Goal is for medical laboratories to enhance patient’s phlebotomy experience
DATELINE: San Antonio, Texas—Here in the Alamo City this week, many of the nation’s most innovative clinical laboratories, pathology groups, and in vitro diagnostics manufacturers came together to share their successes in the use of Lean, Six Sigma, and similar process improvement techniques.
The occasion was the Fourth Annual Lab Quality Confab and Performance Improvement Institute. This high-energy event was notable for several reasons. First, despite a lackluster economy, attendance was up more than 20% over last year. When asked about their participation, many attendees said that their parent hospital or health system sent them to the Lab Quality Confab specifically to bring back ideas for quality improvement projects that would advance clinical care while taking costs out of laboratory operations.
More Medical Laboratories Now Use Lean and Six Sigma Methods
This indicates that progressive medical laboratory organizations continue to invest in ways that can help them control costs while sustaining and improving patient safety and the quality of clinical services they provide to physicians.
The second notable development is the diversity of process improvement projects tackled by clinical labs and speakers at Lab Quality Confab. More than 44 speakers and sessions provided information about Lean improvement projects that tackled activities both external to the lab organization as well as internal to the laboratory. Three examples demonstrate this remarkable diversity and creativity:
To create the “ideal” patient service center (PSC) layout and workflow, Tina Stover, the Operations Manager of Laboratory Services at WellSpan Health’s York Hospital, in York, Pennsylvania, described how her Lean team used process improvement tools to identify the optimal solutions. The lab at York Hospital is now building all PSCs to this standard and teaching the optimal standard work to phlebotomists and staff. Patient satisfaction, as measured by surveys, has improved dramatically.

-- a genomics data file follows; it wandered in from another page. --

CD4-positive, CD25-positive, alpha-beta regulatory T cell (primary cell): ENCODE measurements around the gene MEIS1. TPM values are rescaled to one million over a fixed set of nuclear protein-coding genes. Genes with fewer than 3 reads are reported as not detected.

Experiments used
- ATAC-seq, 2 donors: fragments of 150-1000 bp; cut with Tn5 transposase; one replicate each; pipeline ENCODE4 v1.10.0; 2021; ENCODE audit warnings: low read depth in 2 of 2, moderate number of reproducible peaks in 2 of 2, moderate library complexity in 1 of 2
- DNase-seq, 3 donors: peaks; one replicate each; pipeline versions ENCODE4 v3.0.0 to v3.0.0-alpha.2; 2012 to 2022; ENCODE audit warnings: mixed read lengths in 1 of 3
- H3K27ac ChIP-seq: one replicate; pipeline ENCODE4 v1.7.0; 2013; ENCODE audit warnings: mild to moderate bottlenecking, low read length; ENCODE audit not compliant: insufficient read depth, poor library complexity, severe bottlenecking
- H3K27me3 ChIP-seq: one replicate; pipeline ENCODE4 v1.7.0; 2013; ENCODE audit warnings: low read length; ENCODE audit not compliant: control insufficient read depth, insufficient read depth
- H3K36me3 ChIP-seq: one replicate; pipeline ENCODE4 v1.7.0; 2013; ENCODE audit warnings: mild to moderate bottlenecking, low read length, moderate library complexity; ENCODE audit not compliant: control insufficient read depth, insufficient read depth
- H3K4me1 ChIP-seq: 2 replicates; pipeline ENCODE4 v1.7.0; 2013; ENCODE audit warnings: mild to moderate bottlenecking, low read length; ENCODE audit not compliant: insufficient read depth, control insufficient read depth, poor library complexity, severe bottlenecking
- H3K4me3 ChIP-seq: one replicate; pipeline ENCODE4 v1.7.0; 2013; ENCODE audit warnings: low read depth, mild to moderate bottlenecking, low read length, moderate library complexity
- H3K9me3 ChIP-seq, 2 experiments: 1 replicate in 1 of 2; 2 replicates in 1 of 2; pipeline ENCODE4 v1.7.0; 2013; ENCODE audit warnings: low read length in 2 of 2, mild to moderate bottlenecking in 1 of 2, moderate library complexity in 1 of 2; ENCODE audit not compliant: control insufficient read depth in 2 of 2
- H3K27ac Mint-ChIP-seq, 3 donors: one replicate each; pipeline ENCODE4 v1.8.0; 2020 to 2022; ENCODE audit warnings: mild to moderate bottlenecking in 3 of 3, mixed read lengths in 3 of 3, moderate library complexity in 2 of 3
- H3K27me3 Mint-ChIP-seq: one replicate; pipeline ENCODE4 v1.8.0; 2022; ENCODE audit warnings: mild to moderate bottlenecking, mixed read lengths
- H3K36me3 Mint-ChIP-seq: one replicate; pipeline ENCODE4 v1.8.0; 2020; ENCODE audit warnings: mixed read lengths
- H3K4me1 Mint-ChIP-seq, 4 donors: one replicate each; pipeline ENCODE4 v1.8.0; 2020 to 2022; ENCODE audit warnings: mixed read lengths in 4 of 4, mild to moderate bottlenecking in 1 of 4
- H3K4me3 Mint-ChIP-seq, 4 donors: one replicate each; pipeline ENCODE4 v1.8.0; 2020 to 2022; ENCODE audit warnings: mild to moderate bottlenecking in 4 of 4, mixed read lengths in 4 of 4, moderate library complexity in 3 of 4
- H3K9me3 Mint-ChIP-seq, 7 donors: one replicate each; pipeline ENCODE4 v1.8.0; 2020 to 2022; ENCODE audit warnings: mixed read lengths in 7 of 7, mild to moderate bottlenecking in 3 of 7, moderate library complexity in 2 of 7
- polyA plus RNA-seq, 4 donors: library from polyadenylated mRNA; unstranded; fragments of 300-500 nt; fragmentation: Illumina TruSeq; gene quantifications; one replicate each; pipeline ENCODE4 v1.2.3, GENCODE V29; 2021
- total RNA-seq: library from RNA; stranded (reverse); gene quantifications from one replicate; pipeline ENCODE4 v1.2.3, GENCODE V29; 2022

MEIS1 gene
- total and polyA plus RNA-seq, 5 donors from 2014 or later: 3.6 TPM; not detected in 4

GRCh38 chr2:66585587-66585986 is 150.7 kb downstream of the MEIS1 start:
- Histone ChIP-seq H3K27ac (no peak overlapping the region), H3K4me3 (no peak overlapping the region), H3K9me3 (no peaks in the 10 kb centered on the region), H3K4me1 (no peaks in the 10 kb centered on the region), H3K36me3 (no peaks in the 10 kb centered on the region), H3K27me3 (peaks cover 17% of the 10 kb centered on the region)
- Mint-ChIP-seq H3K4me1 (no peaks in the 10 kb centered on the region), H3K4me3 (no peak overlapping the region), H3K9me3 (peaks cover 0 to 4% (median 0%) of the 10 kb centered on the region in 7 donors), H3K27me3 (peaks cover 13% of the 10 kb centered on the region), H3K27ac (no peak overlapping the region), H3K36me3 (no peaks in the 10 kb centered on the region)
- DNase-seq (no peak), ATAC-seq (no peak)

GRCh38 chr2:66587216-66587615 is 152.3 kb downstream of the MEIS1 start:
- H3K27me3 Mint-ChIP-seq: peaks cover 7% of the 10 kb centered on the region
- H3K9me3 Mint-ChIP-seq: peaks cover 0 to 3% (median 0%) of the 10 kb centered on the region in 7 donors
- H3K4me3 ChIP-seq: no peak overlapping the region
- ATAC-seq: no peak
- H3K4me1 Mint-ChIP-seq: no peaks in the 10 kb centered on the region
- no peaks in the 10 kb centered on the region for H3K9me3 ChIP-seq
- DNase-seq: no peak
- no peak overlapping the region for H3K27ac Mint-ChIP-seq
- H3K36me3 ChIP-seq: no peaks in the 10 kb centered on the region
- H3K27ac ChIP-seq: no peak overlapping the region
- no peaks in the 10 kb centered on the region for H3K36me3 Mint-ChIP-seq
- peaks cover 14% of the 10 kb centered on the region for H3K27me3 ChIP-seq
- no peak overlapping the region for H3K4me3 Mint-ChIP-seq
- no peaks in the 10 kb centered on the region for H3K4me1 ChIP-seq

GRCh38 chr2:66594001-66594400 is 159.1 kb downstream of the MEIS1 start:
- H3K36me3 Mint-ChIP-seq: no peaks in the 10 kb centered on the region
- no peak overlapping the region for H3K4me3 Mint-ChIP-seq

Equally distinctive was the effort at St. John Providence Health System in Gross Pointe Woods, Michigan, to create a single patient registration process that included laboratory, radiology, and other hospital departments. Pamela Melcher, who is responsible for Quality, Regulatory Compliance, POCT, and Safety in the laboratory division, explained how Lean and similar process improvement methods were used to break across long-standing silos to benefit the patient experience. Overall wait times for patients declined significantly, even as the participating hospital service departments have seen increased patient throughput.
To improve the hospital’s clinical outcomes in stroke and cardiology services, the laboratory at Southern Regional Health System in Riverdale, Georgia used Lean projects to unlock the potential of the laboratory information system (LIS). April Bashaw, the Business Manager of Outreach and Pathology, shared the specific steps taken to draw out data previously inaccessible in the LIS and use this information to improve patient care in the areas of stroke and cardiology. A substantial benefit from this effort was improvements in billing and claims submissions that resulted in increased collections and more reimbursement.
Along with these examples of process improvement projects, a full slate of case studies at this year’s Lab Quality Confab covered process improvement projects in the pre-analytical stage, analytical stage, and post-analytical stage. Collectively, these speakers and sessions confirm that the Lean and Six Sigma trend is robust and expanding into more hospitals and clinical laboratories.
Strong Interest in Quality Management Systems and ISO 15189
As noted in Wednesday’s Dark Daily titled “ISO 15189 Proves to Be a ‘Hot Topic’ for Clinical Pathology Laboratories at Lab Quality Confab,” one significant development during this year’s Lab Quality Confab was the unexpectedly strong interest shown by attendees in quality management systems (QMS) and ISO 15189.
Since many of the attendees at Lab Quality Confab are working in clinical laboratories where process improvement techniques have been in use for five or more years, their keen interest in QMS and ISO 15189 might be considered as a sign that their respective medical laboratory organizations are ready to take a deeper plunge into quality management via the implementation of a QMS such as ISO 15189.